Scott, Quebec premier convene for talks on trade, immigration issues

Phil Scott, Phillipe Couillard
Gov. Phil Scott, left, and Quebec Premier Philippe Couillard met Wednesday to talk about trade and other issues. Photo by Mark Johnson/VTDigger

QUEBEC CITY — Gov. Phil Scott and the premier of Quebec talked openly Wednesday of Vermont likely purchasing more Canadian hydroelectric power and shared concerns the Trump administration might hinder cross-border trade between the two countries.

Scott and Premier Philippe Couillard also focused on security and immigration issues including Canadians being reportedly turned back at the U.S. border as well as people fleeing into Canada from Vermont because of fears of being deported as President Donald Trump lays down a strong immigration policy.

The primary purpose of the two-day trip, Scott said, was to build on the “already strong” relationship between the province and Vermont. State businesses sell $5 billion worth of goods in Quebec each year; the province is Vermont’s largest trading partner. The trip to Quebec was Scott’s first official business outside the country since he was sworn in last month.

Scott will be giving the keynote at a renewable energy conference on Thursday. He also met Wednesday with the president of Gaz Metro, which owns Green Mountain Power and Vermont Gas. Scott was scheduled over the two days to meet with six business owners in hopes of wooing them to Vermont. Aides said the businesses are in the energy and manufacturing fields and that some are good prospects.

In an interview with VTDigger, following a 30-minute press conference he held with Couillard, Scott explained why he believes that it’s important, as a new governor, to forge a relationship with the Quebec premier.

“You come here to Quebec City and here’s an international, European-style city that’s within three or four hours of our border and I think there’s opportunity for trade that we’re not fully taking advantage of,” Scott said. “And I believe the more time you spend here, I think relationships mean a lot to those in Quebec. It’s something I learned on the racetrack a long time ago, 25 years of racing up here” on the American-Canadian Tour. Scott was a popular and winning stock car driver before being elected governor last year.

“You build those relationships and it means something to them as it does to us, and I think the more we communicate, the more time we spend up here, the better off Vermont will be,” Scott said.

The state of Vermont and the province of Quebec share interests in energy, tourism, trade, border safety and the health of Lake Champlain.

During the press conference — mostly in French, which Scott said he barely understood, with the questions largely for the premier — Couillard said he hoped to sell Vermont more hydroelectric power in the future. Scott said more purchases would be likely if Vermont is to derive 90 percent of its energy from renewable sources by 2050, a goal Scott said he was committed to.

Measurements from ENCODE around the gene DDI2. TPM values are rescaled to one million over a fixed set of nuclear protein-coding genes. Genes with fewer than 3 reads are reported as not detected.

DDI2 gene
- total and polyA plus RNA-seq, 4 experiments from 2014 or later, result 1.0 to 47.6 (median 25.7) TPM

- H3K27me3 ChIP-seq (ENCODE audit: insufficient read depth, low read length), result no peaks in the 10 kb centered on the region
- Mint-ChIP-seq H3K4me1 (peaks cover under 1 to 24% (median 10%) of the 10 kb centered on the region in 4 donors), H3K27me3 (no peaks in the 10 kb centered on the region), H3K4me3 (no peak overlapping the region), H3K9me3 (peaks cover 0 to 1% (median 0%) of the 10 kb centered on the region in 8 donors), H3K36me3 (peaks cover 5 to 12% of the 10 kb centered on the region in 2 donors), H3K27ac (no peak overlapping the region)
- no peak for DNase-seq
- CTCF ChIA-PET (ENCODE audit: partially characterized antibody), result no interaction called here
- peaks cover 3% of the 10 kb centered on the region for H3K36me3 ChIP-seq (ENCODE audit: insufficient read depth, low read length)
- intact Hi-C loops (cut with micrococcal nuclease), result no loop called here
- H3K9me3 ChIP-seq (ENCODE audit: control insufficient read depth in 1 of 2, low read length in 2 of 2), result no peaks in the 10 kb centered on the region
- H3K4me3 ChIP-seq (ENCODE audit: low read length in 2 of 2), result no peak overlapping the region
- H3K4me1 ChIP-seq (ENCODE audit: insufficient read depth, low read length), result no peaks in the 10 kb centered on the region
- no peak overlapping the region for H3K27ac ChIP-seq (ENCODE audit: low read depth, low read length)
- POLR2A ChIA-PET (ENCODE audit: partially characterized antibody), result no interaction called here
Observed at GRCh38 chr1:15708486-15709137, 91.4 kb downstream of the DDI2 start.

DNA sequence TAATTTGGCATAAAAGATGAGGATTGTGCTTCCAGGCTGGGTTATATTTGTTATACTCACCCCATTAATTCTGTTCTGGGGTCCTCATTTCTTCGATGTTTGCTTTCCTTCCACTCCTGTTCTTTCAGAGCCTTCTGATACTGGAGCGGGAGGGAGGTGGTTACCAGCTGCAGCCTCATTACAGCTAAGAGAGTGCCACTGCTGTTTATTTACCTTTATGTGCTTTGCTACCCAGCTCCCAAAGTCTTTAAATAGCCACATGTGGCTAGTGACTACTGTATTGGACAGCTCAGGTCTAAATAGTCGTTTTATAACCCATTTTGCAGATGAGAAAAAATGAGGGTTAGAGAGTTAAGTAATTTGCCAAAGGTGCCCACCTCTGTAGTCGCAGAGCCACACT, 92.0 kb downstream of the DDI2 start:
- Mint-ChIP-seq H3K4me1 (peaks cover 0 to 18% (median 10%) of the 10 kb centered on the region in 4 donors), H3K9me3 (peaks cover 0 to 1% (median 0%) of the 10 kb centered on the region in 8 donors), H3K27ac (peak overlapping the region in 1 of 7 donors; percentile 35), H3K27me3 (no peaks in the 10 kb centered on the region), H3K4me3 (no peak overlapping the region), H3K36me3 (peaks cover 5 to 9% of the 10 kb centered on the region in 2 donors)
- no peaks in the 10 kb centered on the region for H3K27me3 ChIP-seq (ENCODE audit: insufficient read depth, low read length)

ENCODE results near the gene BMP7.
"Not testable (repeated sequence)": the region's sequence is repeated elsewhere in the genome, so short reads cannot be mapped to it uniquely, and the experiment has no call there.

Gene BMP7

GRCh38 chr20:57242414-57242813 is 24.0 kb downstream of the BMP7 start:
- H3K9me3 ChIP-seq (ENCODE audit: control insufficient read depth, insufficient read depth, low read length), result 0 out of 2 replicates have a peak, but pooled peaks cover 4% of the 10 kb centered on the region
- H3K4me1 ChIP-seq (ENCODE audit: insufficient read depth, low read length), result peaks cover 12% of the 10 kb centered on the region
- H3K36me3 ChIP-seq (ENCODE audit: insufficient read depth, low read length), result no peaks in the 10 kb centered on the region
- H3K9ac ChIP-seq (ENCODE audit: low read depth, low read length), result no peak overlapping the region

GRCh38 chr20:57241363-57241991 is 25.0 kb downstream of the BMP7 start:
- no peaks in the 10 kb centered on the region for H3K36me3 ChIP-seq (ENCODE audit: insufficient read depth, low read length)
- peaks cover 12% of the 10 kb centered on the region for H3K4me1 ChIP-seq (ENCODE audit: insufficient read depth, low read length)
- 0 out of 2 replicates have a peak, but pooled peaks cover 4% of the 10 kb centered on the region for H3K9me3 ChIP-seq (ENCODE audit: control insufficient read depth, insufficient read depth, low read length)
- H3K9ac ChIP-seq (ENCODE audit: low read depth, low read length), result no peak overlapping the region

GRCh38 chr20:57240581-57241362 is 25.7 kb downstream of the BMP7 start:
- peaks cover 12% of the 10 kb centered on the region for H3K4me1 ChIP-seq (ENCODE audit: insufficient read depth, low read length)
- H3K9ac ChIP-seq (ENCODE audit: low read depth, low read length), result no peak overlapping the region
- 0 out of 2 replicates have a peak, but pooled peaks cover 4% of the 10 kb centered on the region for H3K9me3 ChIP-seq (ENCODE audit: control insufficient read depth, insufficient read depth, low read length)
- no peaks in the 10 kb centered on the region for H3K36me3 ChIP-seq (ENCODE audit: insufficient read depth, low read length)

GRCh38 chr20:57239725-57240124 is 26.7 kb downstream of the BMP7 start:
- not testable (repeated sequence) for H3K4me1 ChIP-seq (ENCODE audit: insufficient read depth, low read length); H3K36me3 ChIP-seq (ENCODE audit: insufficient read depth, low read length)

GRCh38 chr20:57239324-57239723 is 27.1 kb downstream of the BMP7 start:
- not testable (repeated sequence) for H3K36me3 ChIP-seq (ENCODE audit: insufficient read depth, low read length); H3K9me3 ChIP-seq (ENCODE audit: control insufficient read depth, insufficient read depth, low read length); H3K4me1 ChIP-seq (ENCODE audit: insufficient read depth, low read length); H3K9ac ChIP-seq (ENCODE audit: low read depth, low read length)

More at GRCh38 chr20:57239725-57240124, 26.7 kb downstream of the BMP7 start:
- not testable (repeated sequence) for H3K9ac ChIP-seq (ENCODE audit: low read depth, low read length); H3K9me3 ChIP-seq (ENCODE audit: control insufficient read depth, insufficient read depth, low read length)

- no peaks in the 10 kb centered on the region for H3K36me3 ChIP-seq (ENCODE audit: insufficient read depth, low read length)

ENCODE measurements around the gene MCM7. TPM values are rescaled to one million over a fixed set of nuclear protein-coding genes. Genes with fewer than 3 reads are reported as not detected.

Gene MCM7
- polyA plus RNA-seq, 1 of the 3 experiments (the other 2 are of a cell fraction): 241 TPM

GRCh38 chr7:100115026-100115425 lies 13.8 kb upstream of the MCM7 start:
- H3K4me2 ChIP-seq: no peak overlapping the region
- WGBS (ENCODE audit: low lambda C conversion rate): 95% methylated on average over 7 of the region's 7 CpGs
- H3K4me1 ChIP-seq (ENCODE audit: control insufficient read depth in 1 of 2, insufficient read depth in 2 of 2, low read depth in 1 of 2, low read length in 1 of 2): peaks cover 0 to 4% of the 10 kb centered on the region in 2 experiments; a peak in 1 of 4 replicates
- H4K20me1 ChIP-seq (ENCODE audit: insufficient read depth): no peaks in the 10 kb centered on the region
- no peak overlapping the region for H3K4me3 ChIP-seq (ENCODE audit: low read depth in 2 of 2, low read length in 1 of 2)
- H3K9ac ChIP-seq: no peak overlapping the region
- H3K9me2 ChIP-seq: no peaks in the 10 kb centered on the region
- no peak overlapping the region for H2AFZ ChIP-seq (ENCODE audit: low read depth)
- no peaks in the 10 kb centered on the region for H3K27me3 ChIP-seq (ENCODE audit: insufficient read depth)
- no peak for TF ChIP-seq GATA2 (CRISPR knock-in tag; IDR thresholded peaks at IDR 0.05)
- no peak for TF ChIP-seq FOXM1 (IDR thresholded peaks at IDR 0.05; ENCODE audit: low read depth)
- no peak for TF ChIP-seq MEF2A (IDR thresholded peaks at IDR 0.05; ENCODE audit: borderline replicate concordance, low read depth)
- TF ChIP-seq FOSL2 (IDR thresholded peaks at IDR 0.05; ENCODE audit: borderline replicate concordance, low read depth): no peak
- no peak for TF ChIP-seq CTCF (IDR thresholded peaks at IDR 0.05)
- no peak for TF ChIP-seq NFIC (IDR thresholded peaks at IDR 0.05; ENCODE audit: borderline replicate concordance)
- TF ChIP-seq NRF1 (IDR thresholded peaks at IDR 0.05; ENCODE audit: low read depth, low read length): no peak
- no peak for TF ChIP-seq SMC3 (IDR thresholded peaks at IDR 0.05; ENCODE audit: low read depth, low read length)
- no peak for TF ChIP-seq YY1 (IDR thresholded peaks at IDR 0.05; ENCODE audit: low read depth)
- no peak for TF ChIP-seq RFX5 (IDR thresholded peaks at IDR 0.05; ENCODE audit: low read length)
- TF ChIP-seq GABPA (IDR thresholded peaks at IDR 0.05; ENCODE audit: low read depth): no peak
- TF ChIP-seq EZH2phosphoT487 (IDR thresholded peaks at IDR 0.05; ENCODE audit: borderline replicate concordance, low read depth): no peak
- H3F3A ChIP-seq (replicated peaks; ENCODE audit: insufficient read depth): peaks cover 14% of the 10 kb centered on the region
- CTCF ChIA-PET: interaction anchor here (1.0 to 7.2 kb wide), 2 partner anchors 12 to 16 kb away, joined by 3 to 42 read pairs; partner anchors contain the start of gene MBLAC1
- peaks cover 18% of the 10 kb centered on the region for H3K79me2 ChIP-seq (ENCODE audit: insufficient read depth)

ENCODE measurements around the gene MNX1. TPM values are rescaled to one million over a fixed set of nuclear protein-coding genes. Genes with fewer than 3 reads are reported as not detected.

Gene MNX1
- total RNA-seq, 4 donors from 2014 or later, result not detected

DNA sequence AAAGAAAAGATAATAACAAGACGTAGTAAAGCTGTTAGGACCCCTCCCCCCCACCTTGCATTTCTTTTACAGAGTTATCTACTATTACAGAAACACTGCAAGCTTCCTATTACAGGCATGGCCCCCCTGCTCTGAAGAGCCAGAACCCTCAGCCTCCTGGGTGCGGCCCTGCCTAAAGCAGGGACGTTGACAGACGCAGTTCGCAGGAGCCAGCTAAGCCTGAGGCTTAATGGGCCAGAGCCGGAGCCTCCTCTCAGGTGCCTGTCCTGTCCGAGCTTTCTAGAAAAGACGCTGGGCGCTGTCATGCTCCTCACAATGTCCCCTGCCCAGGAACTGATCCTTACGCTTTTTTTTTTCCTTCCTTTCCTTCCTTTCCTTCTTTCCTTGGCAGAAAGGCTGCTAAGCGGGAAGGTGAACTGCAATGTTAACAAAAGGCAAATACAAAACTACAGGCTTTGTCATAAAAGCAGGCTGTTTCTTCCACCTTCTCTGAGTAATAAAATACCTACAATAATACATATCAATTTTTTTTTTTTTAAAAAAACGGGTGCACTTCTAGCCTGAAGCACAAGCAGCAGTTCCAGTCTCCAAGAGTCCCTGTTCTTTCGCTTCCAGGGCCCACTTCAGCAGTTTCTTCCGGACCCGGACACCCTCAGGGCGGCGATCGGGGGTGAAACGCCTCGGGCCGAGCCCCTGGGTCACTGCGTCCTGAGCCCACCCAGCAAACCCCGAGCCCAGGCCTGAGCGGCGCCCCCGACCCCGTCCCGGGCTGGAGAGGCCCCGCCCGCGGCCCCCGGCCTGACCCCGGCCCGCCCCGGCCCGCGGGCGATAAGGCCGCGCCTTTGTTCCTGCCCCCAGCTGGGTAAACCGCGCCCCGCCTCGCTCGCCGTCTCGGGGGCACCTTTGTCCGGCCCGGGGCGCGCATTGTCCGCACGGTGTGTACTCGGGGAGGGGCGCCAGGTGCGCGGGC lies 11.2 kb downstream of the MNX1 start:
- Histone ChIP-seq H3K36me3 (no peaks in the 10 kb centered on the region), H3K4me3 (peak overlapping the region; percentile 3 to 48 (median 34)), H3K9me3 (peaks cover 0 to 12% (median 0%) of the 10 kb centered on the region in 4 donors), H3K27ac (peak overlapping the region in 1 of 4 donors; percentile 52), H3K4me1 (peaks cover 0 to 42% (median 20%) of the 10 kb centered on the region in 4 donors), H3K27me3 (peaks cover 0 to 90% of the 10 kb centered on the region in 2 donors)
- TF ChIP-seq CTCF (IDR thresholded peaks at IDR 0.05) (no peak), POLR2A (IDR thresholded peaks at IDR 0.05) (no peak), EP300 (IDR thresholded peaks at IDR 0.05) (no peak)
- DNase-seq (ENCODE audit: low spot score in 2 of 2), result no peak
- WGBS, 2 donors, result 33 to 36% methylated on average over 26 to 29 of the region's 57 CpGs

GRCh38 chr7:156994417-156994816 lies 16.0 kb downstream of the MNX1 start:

“We have all the energy you need,” Couillard told Scott with a laugh.

“That’s good to know,” Scott replied with a smile.

Afterward, the governor said he saw “opportunities to do so in the future, but obviously, we’ll have to leave that to the Green Mountain Powers of the world,” Scott said. Typically, the governor and the utilities have forged the agreements together with Hydro-Quebec. Green Mountain Power is a subsidiary of the Montreal-based corporation, Gaz Metro.

In addition to possibly purchasing more power, Scott and Couillard both spoke favorably about a large-scale transmission line that has won federal and state approved to go under Lake Champlain. Quebec could potentially feed power to the lower New England states through the New England Clean Power Link. Payments to Vermont will be used to pay for the cleanup of Lake Champlain and could cover more than half of the estimated $25 million the state must come up to comply with the EPA order to reduce phosphorus levels in the lake, Scott said.

The two leaders also share an interest in seeing more electric vehicles as well. Scott noted he added a tax holiday for the purchase of e-vehicles as part of his budget proposal.

Joining the governor were several key staff and cabinet members, including Public Safety Director Tom Anderson, Transportation Secretary Joe Flynn, Agency of Natural Resources Secretary Julie Moore and Commerce Secretary Michael Schirling.

In a private meeting earlier in the day, the two leaders also discussed the opiate addiction crisis — Scott said the problem was increasing in Quebec but was not as profound as in Vermont. They also discussed efforts to pre-approve passengers for border crossings for train service between the United States and Montreal. They also outlined a plan to have a student exchange program between the province and Vermont.